The potentials for resource recovery and recycling of metal values is of special interest. U.S. Geological Survey Circular 784 (1978) describes a special situation in which gold and silver are present in sewage sludge and incinerator ash in quantities providing incentives for special treatment to recover precious metals. The presence of these toxic metals is a major limitation to the use of wastewaters, treated sludge, or treated effluent for any agricultural purpose.
Land disposal of treated sewage sludge is currently practiced but is costly since the material is difficult to dewater due to its predominately cellular content. The potentials for heavy metals pollution of land and ground water require sometimes costly mitigating measures.
Uses of treated sewage sludge as agricultural fertilizer are limited to occasional applications, as repetitive use results in an accumulation of toxic heavy metals in the soil, particularly cadmium. Incineration is difficult because of water content and costly due to supplemental heat usually required to support combustion. Discharge of sludge into public waterways and the oceans is not an acceptable alternative in the opinion of many environmental experts.
According to published reports, substantial use of ensiled, composted or digested sludge from animal manure as an animal feed additive is now being practiced in the U.S.A., and the use of sewage sludge for animal feed supplementation is being tested. A report entitled, "Multielement Analysis of Animal Feed, Animal Wastes, and Sewage Sludge" by Stephan G. Capar et al. of the Division of Chemistry and Physics, U.S. Food and Drug Administration, Washington, D.C. 20204 (July, 1978), calls attention to the potentials for toxic heavy metals buildup in sludge fed to agricultural animals, particularly in multiple-pass repetitive recycling through beef cattle in close confinement feeding installations. The reference papers indicate that heavy metals are methodically concentrated in human and animal wastes at levels up to above five times the content in food and feed consumed. Biological treatment improves the feed palatability and nutrition content of such wastes; however, all such processing results in conversion of some of the organic material into gaseous form with resulting further increases in the relative content of toxic heavy metals in the remaining sludge product.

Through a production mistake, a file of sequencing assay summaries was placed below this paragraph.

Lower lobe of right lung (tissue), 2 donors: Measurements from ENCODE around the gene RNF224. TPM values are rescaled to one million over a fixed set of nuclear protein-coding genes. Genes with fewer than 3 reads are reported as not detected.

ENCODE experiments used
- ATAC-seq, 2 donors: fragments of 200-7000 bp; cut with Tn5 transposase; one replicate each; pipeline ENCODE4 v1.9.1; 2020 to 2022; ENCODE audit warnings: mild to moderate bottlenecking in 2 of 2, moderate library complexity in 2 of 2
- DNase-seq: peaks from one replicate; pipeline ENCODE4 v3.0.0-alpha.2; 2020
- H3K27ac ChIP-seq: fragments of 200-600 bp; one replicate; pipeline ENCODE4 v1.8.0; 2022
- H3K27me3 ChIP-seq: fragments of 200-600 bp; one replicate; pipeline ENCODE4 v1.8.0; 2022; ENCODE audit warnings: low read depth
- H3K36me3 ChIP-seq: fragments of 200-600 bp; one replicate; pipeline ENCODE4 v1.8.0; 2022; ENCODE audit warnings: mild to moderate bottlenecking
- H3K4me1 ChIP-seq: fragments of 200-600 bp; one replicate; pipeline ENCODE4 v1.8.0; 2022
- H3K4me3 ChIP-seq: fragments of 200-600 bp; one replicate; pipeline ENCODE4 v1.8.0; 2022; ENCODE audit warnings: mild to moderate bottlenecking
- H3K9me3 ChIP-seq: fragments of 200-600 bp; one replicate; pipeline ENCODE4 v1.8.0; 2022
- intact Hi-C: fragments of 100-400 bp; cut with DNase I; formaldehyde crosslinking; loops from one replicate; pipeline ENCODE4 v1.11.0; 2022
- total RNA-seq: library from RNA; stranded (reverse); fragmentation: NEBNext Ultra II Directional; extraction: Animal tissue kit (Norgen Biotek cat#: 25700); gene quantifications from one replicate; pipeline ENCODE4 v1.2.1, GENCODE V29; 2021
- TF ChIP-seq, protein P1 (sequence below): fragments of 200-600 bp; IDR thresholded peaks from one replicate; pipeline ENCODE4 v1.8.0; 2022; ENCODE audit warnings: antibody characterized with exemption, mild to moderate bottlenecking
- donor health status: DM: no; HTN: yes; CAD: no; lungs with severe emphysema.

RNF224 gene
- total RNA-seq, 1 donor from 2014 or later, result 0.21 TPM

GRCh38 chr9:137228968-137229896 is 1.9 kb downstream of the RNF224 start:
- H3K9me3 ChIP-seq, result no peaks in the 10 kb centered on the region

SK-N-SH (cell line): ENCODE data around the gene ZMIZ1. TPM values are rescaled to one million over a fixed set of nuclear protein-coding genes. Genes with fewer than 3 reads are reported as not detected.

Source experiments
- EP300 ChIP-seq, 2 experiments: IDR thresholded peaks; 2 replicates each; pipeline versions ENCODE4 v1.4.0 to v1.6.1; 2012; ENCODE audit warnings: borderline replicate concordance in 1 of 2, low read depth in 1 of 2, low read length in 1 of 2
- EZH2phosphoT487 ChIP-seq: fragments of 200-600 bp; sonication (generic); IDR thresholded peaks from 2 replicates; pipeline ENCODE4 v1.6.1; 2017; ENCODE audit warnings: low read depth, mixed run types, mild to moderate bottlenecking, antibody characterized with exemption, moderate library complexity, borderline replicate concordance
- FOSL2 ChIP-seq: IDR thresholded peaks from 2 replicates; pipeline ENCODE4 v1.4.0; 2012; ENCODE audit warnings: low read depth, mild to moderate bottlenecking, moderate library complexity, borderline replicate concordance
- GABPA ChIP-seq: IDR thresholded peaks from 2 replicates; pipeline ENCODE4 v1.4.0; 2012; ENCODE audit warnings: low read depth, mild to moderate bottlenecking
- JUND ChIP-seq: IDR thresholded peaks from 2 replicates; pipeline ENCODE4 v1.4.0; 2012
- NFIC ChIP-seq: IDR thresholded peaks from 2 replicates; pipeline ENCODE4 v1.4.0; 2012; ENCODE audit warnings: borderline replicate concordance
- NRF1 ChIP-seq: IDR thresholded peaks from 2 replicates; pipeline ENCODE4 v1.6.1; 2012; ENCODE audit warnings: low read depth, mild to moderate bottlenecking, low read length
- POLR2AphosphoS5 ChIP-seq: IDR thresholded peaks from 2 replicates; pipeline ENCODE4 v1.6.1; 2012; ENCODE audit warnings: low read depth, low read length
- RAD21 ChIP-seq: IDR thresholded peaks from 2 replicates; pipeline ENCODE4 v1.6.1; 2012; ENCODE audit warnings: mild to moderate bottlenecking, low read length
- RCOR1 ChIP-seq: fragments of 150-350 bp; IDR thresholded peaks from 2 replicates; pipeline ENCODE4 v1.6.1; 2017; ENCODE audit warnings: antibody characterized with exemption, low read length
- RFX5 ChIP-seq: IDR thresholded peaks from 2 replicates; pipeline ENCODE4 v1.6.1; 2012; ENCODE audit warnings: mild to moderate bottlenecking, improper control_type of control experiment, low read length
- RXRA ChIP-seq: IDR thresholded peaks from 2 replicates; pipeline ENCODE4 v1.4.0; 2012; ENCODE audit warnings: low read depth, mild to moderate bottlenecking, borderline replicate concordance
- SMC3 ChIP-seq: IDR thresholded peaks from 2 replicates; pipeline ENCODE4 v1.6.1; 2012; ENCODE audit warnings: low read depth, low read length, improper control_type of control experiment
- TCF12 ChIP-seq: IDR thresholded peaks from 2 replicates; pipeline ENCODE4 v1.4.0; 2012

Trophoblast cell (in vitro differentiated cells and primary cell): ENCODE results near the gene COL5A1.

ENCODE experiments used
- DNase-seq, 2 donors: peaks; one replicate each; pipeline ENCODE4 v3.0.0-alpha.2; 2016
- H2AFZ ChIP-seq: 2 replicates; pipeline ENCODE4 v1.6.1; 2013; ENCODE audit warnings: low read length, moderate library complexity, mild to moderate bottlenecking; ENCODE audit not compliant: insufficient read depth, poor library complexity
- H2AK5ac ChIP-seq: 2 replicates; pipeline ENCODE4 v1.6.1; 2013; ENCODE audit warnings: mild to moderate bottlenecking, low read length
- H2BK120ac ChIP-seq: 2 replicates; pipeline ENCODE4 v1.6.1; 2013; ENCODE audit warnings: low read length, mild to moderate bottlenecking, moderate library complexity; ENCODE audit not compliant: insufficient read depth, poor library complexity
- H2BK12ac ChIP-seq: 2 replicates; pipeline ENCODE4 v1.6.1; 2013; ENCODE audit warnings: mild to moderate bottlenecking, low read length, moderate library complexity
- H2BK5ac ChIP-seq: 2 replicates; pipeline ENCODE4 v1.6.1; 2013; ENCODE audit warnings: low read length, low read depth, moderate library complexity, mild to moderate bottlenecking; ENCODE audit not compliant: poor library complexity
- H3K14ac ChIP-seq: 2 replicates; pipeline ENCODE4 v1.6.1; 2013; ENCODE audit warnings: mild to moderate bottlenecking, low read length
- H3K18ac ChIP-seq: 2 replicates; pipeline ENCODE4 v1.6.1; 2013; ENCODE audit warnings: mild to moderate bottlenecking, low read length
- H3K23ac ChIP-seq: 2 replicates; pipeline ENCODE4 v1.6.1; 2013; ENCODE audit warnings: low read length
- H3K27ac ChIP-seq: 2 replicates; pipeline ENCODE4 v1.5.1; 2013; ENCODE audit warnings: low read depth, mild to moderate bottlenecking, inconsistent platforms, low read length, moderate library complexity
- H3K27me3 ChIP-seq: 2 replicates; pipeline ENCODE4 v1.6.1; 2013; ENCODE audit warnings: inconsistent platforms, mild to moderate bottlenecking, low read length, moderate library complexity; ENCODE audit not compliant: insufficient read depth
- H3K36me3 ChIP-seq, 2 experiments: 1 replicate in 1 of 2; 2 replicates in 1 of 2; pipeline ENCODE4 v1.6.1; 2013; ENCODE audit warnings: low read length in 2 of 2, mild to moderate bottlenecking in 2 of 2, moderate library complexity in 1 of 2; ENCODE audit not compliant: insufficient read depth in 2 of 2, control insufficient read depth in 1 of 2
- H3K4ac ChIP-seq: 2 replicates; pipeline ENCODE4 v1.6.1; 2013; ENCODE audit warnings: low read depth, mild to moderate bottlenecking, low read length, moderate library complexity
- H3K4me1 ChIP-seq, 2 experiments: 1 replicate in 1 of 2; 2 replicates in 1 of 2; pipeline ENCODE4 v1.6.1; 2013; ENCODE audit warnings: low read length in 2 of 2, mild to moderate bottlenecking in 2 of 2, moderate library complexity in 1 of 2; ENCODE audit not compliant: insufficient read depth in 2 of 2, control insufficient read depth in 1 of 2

In our above referenced copending patent application, there is described an improved method for conditioning sewage wastewaters into agricultural irrigation water containing most of the influent organic materials processed into fertilizer and soil amendment materials in suspension or solution. This method is best suited for use in semiarid areas with temperate climates and long growing seasons where agricultural lands are within range of feasible distribution.
In cold weather areas where freezing conditions preclude irrigation for extended periods, and in situations where suitable agricultural lands are not situated within economic pumping distances from the urban area source of wastewater, conventional biological treatment usually is employed to produce a relatively non-polluting effluent suitable for discharge to waterways and a treated sludge residue often disposed of as waste. Usually such waste disposal involves substantial cost to reduce environmental pollution.